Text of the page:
Several weeks before the march, gather all the gear you'll be expected to carry and inspect it carefully. Identify anything that's broken or damaged — particularly straps and buckles — and submit it for repair or replacement if there's time.
However, if you've been in the military for any length of time, you know that it's often difficult to get your equipment repaired or replaced in a timely manner (or at all). Now's the time to teach yourself to sew. It's an easy skill to learn, supplies are cheap, and it could save you a lot of time and money in the long run. Ruck marches are much less tolerable with broken gear, so take the initiative and repair what you can beforehand if you have any doubts about the quartermaster's turnaround time.
Give yourself at least two weeks to break in your boots if they're new. Walk around in them all day, every day until they stop feeling stiff. High-end inserts are always a good investment, too. Pick up some gel inserts or see a podiatrist to get custom orthopedic inserts if you have a history of foot problems. Be sure to read our guide on how to choose military boots if you don't have a pair yet.
On the day of the march, be sure to double up on socks. Wear a tight-fitting pair of thin socks underneath your normal, thicker ones, and bring extra pairs of both kinds. The inner pair creates a layer of protection that will help prevent sores and blisters. Shop Socks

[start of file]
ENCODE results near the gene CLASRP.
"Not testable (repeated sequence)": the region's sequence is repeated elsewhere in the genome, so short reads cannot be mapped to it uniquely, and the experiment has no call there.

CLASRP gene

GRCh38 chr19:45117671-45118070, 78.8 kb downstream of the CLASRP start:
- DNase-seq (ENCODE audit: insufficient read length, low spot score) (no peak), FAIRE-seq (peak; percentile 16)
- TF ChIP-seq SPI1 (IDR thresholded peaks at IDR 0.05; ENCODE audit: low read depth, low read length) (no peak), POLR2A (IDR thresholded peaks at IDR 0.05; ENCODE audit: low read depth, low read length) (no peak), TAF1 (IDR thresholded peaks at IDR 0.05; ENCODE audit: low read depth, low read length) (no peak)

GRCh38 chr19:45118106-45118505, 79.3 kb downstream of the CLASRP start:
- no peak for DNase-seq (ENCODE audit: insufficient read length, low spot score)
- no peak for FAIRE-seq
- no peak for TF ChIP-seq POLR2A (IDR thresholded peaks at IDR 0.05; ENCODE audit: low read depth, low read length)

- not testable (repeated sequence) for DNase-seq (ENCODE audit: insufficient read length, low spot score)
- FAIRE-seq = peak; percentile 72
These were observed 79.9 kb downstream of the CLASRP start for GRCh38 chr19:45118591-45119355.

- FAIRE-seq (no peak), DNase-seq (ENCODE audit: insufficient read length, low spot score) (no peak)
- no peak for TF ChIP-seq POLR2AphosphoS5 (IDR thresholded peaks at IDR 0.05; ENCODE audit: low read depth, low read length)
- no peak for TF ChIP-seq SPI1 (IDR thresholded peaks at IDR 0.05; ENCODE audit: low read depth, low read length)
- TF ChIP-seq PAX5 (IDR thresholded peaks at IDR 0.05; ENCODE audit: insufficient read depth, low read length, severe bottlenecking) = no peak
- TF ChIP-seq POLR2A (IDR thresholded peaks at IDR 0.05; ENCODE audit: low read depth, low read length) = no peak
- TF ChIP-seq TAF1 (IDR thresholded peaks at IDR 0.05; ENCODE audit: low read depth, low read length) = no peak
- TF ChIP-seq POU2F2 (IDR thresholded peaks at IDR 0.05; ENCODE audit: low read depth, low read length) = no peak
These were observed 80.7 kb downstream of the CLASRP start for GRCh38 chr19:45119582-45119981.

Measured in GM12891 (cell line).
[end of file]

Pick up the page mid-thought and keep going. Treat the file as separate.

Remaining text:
Take some time to pack your bag efficiently. Place the heaviest items on the bottom and lighter items on top. Distribute the weight evenly from left to right and use your socks, shirts, and other soft items as a layer of padding between your back and the pack's hard or sharp contents. If you need help finding a good pack, take some time to read about how to choose a tactical backpack.
Lastly, bring these essential items, even if they're not on your official packing list: nutrient-dense food that doesn't weigh much (such as peanut butter or jerky), foot and rash care supplies (like talcum powder and cortisol ointment), extra water, electrolyte drink mix and hygiene wipes. Regularly clean your armpits, thighs, and other friction hotspots during the march to help prevent sores and rashes.
If you take the time to train and pack well, your next ruck march will be much less difficult for you than for many of your comrades. While you're still in the preparation phase, our guides on preparing for Basic Training and the Army's Extended Cold Weather Clothing System may come in handy, too.
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Designed to keep soldiers warm in the coldest, harshest environments, the Extended Cold Weather Clothing System (ECWCS) is a layer-based apparel framework worn by the U.S. Army.